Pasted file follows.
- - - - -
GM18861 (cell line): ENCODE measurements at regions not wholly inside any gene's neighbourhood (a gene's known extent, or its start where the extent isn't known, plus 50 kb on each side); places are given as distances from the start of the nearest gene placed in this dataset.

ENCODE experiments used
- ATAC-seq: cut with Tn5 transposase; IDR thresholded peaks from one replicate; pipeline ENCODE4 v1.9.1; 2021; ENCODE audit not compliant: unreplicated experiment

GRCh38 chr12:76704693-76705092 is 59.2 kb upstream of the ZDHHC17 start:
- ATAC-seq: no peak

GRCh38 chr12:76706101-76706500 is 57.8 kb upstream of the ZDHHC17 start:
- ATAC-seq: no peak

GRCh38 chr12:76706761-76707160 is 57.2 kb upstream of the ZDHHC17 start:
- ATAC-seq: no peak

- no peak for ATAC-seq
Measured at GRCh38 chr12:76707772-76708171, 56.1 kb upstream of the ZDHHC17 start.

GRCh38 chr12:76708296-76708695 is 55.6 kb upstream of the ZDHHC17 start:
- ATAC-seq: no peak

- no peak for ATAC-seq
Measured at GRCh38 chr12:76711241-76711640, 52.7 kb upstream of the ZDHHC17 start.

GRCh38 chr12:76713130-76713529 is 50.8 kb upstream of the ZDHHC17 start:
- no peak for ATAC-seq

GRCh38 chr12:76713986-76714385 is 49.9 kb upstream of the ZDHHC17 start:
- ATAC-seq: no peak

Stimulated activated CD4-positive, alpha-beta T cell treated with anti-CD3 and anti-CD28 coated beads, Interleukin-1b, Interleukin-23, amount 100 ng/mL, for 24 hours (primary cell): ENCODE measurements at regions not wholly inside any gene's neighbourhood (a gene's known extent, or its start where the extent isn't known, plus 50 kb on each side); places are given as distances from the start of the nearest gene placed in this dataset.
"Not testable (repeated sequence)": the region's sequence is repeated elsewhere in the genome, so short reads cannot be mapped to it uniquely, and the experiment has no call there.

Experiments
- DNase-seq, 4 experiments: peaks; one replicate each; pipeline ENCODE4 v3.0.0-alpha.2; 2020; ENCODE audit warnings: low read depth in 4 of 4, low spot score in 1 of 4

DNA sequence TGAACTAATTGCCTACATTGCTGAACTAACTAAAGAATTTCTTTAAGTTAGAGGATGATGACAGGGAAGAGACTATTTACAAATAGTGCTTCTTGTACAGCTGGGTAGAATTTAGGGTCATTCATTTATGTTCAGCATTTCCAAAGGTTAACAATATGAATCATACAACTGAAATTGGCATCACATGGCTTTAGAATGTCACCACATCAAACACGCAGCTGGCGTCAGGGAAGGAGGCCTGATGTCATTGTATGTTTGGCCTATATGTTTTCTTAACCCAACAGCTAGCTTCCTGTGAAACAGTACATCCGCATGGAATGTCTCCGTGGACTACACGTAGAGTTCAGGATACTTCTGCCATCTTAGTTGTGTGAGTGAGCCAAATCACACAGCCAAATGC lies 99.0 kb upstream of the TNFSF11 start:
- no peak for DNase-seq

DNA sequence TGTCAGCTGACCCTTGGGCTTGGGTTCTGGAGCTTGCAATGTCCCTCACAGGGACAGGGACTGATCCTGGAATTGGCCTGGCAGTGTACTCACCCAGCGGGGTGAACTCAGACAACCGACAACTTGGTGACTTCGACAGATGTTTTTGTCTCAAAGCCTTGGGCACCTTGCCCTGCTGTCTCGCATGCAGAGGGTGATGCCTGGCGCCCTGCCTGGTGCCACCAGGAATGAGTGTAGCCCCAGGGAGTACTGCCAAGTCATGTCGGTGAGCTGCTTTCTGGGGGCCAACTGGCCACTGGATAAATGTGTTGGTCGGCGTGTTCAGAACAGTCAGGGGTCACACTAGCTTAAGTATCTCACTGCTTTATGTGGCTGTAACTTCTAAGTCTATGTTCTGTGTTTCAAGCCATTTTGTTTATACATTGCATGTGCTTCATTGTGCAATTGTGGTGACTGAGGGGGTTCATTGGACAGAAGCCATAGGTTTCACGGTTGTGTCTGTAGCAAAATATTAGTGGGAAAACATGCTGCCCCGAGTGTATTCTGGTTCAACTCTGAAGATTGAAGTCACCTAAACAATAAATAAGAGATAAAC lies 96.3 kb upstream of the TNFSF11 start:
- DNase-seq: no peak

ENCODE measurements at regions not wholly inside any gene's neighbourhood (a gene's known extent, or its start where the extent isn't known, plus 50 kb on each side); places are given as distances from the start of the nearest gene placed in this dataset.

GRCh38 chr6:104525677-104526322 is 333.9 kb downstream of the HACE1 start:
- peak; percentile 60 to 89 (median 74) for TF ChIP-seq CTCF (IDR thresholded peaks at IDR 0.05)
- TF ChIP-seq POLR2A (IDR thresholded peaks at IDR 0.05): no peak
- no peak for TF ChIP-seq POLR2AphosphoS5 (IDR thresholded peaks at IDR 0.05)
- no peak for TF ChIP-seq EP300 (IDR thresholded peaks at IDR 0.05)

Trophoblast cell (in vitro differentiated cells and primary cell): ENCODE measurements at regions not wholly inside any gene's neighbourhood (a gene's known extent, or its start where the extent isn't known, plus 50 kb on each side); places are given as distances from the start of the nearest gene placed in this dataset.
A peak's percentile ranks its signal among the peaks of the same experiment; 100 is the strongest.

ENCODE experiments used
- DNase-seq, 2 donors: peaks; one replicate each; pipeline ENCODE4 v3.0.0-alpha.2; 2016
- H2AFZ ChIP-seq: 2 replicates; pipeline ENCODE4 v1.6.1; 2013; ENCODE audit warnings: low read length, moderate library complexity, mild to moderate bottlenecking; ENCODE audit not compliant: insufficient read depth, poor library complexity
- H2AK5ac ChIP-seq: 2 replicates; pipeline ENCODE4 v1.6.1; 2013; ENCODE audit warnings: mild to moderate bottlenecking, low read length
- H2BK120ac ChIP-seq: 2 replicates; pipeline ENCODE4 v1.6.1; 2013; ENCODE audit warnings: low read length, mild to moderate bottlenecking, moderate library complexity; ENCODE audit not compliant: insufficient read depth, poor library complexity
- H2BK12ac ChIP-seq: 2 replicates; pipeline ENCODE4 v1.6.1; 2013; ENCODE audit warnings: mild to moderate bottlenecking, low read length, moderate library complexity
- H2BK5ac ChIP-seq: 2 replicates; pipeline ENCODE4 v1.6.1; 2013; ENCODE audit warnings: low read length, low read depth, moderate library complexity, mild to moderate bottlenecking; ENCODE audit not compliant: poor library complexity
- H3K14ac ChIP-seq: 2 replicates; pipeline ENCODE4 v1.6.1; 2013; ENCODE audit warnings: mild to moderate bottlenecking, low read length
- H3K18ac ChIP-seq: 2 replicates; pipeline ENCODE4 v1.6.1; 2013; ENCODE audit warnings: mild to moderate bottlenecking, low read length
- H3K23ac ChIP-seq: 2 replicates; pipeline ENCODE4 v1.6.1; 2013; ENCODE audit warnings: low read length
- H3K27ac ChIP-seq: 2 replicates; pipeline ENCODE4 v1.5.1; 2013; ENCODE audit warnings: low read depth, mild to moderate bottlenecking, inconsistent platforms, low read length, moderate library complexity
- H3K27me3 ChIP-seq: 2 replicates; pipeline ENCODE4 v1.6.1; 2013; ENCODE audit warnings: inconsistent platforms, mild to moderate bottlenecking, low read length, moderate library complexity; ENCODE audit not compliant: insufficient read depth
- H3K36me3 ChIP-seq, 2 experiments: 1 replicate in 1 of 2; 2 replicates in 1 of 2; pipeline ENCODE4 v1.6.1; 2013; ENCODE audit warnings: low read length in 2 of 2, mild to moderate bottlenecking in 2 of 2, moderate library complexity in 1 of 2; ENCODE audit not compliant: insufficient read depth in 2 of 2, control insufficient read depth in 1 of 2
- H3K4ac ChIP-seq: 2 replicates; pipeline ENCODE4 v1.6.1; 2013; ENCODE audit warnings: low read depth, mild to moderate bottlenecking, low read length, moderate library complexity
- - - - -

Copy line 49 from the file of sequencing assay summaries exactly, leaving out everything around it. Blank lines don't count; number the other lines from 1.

- H3K4ac ChIP-seq: 2 replicates; pipeline ENCODE4 v1.6.1; 2013; ENCODE audit warnings: low read depth, mild to moderate bottlenecking, low read length, moderate library complexity